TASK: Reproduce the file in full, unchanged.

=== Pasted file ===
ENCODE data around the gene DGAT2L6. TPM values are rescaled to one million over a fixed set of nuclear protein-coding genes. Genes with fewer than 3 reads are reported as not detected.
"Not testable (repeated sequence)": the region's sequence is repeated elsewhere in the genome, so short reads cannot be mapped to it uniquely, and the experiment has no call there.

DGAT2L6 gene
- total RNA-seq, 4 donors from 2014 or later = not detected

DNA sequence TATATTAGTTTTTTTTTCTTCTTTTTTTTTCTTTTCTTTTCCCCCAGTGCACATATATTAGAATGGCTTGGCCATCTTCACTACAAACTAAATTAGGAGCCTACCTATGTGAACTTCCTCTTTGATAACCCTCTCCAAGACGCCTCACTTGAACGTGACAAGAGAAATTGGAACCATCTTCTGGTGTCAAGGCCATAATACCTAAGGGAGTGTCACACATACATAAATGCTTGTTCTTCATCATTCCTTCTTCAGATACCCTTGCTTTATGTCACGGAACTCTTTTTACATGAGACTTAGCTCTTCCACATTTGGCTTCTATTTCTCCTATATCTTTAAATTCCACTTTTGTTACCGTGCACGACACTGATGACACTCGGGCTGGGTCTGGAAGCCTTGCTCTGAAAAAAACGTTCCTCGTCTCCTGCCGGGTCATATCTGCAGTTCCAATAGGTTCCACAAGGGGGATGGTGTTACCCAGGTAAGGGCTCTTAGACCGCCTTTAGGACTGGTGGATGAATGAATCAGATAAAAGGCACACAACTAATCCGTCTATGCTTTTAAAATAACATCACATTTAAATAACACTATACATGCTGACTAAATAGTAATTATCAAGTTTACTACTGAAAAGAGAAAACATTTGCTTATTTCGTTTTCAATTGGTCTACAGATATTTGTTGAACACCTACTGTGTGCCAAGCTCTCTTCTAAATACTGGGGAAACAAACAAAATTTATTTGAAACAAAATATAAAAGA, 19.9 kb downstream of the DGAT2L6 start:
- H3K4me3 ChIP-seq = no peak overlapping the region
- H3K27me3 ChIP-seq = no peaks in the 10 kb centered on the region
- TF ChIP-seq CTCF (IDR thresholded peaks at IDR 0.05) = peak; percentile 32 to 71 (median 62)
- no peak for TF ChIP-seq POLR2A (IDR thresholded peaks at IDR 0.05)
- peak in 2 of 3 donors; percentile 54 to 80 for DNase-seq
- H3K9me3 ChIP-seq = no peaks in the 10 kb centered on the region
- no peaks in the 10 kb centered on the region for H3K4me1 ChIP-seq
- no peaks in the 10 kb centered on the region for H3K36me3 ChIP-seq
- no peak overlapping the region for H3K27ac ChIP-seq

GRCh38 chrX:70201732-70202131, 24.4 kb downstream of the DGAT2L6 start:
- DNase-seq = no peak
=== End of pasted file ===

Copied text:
ENCODE data around the gene DGAT2L6. TPM values are rescaled to one million over a fixed set of nuclear protein-coding genes. Genes with fewer than 3 reads are reported as not detected.
"Not testable (repeated sequence)": the region's sequence is repeated elsewhere in the genome, so short reads cannot be mapped to it uniquely, and the experiment has no call there.

DGAT2L6 gene
- total RNA-seq, 4 donors from 2014 or later = not detected

DNA sequence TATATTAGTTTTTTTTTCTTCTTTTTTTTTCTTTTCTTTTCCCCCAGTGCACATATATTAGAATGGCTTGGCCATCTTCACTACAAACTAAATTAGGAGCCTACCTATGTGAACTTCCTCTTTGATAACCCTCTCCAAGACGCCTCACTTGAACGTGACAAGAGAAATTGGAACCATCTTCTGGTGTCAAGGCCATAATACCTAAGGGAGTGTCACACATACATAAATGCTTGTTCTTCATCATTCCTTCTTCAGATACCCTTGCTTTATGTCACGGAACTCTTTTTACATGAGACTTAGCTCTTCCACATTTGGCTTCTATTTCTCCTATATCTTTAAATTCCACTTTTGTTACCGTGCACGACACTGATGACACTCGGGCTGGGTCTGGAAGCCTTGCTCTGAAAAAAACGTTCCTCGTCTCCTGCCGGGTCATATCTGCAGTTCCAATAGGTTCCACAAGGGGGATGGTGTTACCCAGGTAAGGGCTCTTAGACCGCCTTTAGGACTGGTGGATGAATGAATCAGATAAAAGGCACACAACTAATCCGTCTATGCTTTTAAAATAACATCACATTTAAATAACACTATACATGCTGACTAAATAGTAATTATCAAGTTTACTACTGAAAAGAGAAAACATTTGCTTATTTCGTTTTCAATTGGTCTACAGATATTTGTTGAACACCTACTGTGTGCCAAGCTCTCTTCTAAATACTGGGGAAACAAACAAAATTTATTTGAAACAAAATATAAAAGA, 19.9 kb downstream of the DGAT2L6 start:
- H3K4me3 ChIP-seq = no peak overlapping the region
- H3K27me3 ChIP-seq = no peaks in the 10 kb centered on the region
- TF ChIP-seq CTCF (IDR thresholded peaks at IDR 0.05) = peak; percentile 32 to 71 (median 62)
- no peak for TF ChIP-seq POLR2A (IDR thresholded peaks at IDR 0.05)
- peak in 2 of 3 donors; percentile 54 to 80 for DNase-seq
- H3K9me3 ChIP-seq = no peaks in the 10 kb centered on the region
- no peaks in the 10 kb centered on the region for H3K4me1 ChIP-seq
- no peaks in the 10 kb centered on the region for H3K36me3 ChIP-seq
- no peak overlapping the region for H3K27ac ChIP-seq

GRCh38 chrX:70201732-70202131, 24.4 kb downstream of the DGAT2L6 start:
- DNase-seq = no peak